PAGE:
18. Frenchy56

    Frenchy56 A-List Customer

    I've never tried cleaning anything that old, but I have washed a vintage wool skirt- using stain remover on some marks, then handwashing and line drying. It got the stains out with no perceivable damage to the fabric. I don't know if that's any help to you. I would hesitate to be the one who advises you to use stain removers on a 70 year-old skirt, but I think lukewarm handwashing is about the safest home method.

    (just as an aside, when I handwashed my skirt, once it was dry it actually smelt worse than it had before washing- I expect wool absorbs a lot of smells, dirt etc, but I was really surprised- I thought I washed it pretty thoroughly and it certainly wasn't dirty or smelly when I was wearing it! So weird :()
  19. Wash wool in COLD water. It's just safer that way. I'd recommend getting your hands on some Orvus paste (farm supply stores have it!) - it's a gentle, simple, fragrance free soap used by conservationists. Easy to rinse out, which is a plus. Biz is also really great on stains and fairly safe on old fabrics, especially protein fibers, like wool and silk, that are susceptible to other stain removers. Drying flat is always a good idea, but if the weave and grain of the fabric is fairly firm, hanging to dry isn't too harmful, especially after the bulk of the water has been removed by drying flat.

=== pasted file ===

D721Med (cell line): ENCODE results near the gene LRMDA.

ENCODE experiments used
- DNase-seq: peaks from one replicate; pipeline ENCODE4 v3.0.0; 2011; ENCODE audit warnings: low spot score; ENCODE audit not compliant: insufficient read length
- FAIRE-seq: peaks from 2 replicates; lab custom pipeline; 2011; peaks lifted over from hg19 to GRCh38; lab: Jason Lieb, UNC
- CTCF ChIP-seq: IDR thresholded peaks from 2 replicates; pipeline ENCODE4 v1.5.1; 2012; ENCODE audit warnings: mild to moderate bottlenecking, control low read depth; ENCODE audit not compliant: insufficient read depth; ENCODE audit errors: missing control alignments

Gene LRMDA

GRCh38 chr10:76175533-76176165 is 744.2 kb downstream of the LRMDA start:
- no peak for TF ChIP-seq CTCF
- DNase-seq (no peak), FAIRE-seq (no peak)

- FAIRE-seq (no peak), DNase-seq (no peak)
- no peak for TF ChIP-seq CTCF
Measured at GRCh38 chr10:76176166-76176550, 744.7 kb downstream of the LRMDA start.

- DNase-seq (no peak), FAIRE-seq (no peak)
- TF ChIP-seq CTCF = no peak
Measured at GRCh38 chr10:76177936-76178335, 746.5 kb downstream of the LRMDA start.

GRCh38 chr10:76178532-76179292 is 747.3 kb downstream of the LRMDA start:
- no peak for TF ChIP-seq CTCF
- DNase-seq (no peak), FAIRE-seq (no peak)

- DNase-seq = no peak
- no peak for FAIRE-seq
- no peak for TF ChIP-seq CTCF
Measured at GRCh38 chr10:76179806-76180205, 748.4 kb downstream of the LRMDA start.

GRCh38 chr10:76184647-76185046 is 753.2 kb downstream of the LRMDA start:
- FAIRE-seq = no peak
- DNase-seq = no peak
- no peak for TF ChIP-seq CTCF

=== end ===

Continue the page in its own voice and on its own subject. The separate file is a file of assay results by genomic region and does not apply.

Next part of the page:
A quick tip on drying - lay the garment flat on a towel. If it's really wet, throw another towel on top. Roll that up into a tight roll, then stamp on it. So effective in drying - doesn't require spinning or ringing and is really gentle on the fabric itself. From there, dry flat if it's fragile or easily warped, or hang to dry. Or both! Some dresses I dry flat until damp then hang up until completely dry.
  20. LinaSofia

    LinaSofia A-List Customer

    This is not strictly about cleaning, so I hope it's not totally out of place on this thread.. but I have a question about dying vintage rayon. I have a 40s rayon dress that had bleached patches on it. It's a dark navy colour with the bleached patches a sort of peach colour. Would it work to dye the dress to cover the patches? But since dying involves soaking, I'm a little hesitant. But I'm at a bit of a loss as to what to do to salvage the dress :/